Suez Canal Blockage by Ever Given Will Affect U.S. Ports, Businesses, Consumers
The temporary blockage of the Suez Canal by the grounded container ship Ever Given affects cargo movement well beyond the Mediterranean and Red Seas. As of 9 PM (UTC +2), Monday, March 29, the goods on the 51 container ships that awaited canal access are delayed getting to the businesses and people who need them. Of those, 25 are coming from or going to ports here in the United States. Combined, the 25 ships have the capacity to carry more than 217,400 TEUs, and that is a lot of delayed cargo.
NOTE: TEUs, 20-foot equivalent units, are a unit of measure for container traffic equal to a standard shipping container.
Zoom and drag the map below to see the vessels anchored and vessels that are approaching the Suez Canal.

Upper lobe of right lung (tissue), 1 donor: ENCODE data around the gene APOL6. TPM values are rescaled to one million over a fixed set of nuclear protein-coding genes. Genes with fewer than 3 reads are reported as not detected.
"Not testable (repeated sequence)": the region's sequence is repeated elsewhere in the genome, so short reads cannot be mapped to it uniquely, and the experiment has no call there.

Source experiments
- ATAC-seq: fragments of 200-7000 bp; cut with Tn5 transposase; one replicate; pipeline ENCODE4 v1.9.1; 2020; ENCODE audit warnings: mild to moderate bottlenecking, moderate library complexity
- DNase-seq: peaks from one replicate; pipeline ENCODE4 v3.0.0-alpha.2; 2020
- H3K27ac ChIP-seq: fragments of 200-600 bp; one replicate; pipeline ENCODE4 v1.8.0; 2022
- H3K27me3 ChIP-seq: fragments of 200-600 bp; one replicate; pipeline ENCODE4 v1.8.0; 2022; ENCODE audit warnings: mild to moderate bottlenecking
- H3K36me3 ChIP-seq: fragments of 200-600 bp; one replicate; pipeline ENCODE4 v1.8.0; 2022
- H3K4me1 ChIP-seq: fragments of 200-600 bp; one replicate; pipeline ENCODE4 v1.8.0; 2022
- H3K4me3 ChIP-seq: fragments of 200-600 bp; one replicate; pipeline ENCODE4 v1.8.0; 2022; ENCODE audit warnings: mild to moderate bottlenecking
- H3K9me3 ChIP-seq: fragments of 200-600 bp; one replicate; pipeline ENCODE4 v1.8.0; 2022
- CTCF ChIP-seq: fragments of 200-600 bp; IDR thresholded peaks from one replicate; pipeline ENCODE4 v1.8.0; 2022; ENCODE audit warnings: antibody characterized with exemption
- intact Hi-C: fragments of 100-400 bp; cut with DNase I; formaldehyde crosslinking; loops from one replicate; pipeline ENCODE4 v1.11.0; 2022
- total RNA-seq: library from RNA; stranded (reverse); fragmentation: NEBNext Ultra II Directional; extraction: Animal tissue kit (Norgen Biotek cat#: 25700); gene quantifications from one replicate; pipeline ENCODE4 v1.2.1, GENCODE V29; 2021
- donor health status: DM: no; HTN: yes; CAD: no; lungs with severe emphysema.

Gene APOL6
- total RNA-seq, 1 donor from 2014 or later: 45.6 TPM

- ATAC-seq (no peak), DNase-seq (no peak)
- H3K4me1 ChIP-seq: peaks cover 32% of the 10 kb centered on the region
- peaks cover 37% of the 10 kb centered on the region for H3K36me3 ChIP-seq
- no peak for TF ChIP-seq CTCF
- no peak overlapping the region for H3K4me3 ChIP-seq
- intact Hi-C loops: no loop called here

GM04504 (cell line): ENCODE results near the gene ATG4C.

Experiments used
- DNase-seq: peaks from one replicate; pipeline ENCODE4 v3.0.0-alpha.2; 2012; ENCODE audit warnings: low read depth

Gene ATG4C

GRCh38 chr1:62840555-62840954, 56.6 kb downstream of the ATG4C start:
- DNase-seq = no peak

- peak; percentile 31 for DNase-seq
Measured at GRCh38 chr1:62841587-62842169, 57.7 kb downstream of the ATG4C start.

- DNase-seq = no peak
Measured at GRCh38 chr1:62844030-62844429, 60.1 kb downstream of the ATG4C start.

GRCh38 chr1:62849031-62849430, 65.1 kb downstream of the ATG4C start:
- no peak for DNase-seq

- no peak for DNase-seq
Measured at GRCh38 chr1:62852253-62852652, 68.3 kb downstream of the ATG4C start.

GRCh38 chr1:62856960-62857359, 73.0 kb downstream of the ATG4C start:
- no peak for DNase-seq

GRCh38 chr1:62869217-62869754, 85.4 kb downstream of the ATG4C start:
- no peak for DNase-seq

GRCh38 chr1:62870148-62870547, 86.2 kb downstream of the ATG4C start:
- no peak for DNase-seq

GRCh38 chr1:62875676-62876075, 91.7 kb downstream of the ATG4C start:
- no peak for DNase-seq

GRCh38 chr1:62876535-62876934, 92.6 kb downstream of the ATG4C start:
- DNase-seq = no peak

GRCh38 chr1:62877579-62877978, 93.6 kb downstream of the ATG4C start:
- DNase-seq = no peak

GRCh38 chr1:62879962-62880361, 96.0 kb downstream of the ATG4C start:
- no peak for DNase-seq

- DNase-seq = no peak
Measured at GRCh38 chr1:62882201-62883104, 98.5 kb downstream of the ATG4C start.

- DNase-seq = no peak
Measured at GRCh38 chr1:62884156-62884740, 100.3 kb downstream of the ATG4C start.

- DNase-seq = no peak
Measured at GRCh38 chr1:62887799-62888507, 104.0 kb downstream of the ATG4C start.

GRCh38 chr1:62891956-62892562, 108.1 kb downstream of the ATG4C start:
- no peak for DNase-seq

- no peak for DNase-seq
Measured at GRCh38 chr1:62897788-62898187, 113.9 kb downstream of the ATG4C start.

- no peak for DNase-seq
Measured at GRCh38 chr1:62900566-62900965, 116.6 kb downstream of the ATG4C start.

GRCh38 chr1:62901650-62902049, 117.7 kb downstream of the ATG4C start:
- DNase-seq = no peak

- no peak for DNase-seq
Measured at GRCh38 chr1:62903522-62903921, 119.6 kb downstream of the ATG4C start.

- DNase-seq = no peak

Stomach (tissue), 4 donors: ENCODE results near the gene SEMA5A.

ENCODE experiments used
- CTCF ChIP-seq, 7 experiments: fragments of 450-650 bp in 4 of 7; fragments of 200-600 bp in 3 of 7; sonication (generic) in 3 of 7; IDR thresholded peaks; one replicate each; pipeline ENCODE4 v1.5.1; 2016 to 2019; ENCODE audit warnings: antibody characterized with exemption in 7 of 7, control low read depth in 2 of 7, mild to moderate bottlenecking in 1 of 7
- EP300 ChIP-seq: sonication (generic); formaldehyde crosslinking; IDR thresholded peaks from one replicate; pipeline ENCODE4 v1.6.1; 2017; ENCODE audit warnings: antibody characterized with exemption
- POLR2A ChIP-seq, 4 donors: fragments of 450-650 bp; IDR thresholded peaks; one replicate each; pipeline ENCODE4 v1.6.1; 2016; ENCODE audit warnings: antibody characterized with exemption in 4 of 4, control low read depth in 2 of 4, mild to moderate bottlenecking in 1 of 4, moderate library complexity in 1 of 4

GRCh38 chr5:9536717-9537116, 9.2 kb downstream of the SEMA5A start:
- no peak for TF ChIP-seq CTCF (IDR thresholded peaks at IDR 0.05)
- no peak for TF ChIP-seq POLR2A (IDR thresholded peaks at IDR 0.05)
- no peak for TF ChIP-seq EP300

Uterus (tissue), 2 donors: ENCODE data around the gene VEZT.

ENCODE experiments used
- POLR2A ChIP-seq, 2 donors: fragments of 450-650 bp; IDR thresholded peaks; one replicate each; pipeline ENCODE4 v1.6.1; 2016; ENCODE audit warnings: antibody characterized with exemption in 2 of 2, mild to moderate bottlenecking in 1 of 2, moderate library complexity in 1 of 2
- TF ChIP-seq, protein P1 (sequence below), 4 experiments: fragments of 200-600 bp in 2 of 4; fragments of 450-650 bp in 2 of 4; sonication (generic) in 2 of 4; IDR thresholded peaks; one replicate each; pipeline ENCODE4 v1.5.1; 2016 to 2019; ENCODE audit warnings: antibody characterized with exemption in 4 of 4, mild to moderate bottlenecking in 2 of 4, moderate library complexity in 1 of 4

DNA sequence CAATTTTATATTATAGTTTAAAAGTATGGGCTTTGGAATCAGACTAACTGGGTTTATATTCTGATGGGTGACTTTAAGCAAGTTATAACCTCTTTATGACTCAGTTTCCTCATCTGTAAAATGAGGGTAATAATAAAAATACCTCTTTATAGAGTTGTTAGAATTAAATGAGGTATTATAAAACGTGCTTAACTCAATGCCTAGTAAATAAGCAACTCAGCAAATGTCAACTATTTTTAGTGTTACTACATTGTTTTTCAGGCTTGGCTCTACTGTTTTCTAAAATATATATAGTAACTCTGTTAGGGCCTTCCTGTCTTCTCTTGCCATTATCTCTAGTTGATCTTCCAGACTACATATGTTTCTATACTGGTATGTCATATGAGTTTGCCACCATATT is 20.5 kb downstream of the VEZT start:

En route to and from the U.S., those 25 container ships make intermediate stops, and we don’t know how much of their capacity is in use or how much cargo they might pick up along the way, so we cannot say precisely how much of their cargo is going to or from the U.S. We also do not know how much of the cargo destined for Europe is part of a supply chain for products manufactured in Europe and sold in the United States.
However, we do know that delay of these vessels directly affects activity at the ports of New York-New Jersey, Baltimore, Norfolk, Charleston, Savannah, Miami, and Houston, as well as the many Americans who rely on them. The Port of Savannah, for example, with a supply chain reaching deep into the Midwest, is the Nation’s busiest gateway for U.S. containerized agricultural exports. BTS tracks freight flows into and out of the United States by mode in the Freight Analysis Framework.
This interruption exacerbates a global supply chain disrupted by the COVID-19 coronavirus as previously reported by BTS. Within days, the backup created by the Ever Given stranding extended to more than 300 ships. Though halfway around the world, this delay of vessels awaiting canal passage will have an impact on businesses and consumers here at home.
NOTE: The count of container ships awaiting Suez Canal access has been updated from an earlier version of this story. The count in the earlier version was as of 11:30 PM (UTC +2) on Friday, March 26.